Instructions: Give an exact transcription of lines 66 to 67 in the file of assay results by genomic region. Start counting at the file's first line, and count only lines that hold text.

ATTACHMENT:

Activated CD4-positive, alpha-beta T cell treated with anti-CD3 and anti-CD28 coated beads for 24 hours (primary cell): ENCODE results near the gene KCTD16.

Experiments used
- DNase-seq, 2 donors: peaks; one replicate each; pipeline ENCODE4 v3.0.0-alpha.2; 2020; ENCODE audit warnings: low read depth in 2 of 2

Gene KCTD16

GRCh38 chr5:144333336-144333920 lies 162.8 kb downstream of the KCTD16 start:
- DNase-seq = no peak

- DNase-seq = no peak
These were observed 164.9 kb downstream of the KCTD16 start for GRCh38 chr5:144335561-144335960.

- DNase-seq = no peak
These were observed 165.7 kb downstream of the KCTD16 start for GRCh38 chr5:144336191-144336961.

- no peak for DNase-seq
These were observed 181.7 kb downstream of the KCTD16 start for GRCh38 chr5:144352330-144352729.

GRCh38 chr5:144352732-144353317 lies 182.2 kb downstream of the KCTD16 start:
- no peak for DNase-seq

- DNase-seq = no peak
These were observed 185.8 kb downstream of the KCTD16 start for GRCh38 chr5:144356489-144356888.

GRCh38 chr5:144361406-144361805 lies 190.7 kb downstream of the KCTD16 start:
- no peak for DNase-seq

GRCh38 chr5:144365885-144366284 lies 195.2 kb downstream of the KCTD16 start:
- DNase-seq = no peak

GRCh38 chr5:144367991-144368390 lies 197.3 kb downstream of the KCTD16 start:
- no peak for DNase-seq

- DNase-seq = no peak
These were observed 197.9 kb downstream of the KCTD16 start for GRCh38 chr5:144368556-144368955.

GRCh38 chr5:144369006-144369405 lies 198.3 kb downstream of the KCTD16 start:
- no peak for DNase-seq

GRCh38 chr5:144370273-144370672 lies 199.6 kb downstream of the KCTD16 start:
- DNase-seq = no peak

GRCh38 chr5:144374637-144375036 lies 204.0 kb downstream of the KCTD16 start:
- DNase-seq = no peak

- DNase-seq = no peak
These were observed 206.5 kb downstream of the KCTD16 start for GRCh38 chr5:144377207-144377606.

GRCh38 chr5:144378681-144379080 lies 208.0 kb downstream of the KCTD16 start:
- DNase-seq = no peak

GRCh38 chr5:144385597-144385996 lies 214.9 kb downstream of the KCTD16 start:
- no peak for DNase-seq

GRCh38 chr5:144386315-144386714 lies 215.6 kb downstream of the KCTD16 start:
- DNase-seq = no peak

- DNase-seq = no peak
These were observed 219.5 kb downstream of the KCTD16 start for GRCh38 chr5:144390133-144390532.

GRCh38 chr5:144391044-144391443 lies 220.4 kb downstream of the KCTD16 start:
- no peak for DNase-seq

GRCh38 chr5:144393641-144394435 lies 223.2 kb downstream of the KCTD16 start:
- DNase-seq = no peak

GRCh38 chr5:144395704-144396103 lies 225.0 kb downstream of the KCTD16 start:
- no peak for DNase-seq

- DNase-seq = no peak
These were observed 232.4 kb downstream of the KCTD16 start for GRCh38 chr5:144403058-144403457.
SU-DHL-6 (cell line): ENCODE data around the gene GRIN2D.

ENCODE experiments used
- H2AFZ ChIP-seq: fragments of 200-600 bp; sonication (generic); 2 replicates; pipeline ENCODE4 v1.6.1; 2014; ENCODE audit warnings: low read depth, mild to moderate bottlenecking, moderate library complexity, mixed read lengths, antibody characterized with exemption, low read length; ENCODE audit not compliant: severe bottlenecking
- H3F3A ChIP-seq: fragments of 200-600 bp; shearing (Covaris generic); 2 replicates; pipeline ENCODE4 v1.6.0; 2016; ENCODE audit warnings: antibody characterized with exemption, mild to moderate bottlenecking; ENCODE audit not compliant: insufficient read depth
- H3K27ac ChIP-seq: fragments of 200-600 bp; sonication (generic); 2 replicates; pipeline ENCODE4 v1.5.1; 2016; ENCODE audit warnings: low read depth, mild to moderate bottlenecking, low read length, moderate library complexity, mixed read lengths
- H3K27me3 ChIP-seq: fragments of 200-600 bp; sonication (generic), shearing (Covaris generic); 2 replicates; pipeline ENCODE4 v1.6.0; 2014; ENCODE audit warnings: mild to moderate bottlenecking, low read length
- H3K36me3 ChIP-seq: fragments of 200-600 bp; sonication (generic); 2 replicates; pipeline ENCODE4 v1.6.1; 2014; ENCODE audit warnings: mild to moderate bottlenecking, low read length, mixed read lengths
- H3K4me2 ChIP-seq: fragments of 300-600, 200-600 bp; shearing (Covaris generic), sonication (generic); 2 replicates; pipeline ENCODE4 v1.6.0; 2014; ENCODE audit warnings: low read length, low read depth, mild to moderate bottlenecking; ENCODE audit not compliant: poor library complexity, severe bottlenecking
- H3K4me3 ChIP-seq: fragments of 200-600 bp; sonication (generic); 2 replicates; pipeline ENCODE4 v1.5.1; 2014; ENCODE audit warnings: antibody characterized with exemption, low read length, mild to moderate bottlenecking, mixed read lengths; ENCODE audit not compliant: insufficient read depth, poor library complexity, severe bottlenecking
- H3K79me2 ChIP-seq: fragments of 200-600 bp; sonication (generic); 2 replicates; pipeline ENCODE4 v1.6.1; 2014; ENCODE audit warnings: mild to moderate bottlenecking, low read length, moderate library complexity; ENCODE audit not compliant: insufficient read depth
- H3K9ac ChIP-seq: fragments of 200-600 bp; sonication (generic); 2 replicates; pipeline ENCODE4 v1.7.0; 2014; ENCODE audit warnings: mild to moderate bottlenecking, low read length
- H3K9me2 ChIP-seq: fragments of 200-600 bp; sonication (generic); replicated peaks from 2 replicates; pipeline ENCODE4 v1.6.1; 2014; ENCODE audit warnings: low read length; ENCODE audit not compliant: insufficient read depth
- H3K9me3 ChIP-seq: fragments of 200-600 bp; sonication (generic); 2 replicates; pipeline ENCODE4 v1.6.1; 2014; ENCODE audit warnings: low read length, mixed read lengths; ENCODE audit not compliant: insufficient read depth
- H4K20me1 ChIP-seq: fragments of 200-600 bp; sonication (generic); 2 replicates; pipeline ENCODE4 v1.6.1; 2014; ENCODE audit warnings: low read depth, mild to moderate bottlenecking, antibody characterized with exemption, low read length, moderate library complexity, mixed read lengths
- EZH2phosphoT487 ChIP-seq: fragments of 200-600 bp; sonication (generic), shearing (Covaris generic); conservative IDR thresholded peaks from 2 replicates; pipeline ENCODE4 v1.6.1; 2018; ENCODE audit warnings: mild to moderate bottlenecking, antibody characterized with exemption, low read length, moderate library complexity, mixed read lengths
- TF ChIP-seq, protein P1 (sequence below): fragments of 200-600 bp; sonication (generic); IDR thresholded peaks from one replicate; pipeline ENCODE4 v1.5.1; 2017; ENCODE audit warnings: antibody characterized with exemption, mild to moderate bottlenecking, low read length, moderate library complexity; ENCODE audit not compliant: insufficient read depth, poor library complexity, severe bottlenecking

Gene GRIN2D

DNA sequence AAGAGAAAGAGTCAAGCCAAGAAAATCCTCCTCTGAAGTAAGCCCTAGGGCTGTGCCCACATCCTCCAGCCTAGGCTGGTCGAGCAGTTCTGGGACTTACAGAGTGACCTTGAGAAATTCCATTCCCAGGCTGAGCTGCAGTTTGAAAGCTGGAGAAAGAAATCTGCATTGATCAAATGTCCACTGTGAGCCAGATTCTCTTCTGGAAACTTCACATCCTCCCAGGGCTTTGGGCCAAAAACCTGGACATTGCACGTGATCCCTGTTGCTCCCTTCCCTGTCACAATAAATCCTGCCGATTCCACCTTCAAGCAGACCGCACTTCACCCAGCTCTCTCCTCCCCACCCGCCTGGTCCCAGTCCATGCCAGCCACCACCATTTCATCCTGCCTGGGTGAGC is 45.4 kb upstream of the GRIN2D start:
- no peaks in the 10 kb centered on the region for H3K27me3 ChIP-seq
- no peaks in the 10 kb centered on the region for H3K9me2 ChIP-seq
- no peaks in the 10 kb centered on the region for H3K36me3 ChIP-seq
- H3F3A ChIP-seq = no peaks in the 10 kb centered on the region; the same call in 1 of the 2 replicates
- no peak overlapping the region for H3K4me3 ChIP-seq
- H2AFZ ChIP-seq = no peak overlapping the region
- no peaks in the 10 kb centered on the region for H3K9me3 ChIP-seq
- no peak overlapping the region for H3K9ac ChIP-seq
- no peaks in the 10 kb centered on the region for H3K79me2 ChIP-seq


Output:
DNA sequence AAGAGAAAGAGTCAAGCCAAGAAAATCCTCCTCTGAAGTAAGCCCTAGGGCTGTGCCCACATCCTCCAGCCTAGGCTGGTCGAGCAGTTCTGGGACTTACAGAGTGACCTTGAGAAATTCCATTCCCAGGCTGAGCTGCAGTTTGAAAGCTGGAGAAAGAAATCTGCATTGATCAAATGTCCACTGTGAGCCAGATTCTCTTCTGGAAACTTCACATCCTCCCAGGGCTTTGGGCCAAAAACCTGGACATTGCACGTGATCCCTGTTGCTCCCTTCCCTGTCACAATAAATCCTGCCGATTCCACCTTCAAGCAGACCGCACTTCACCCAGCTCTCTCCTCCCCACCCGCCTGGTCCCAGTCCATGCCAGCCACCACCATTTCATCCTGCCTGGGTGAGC is 45.4 kb upstream of the GRIN2D start:
- no peaks in the 10 kb centered on the region for H3K27me3 ChIP-seq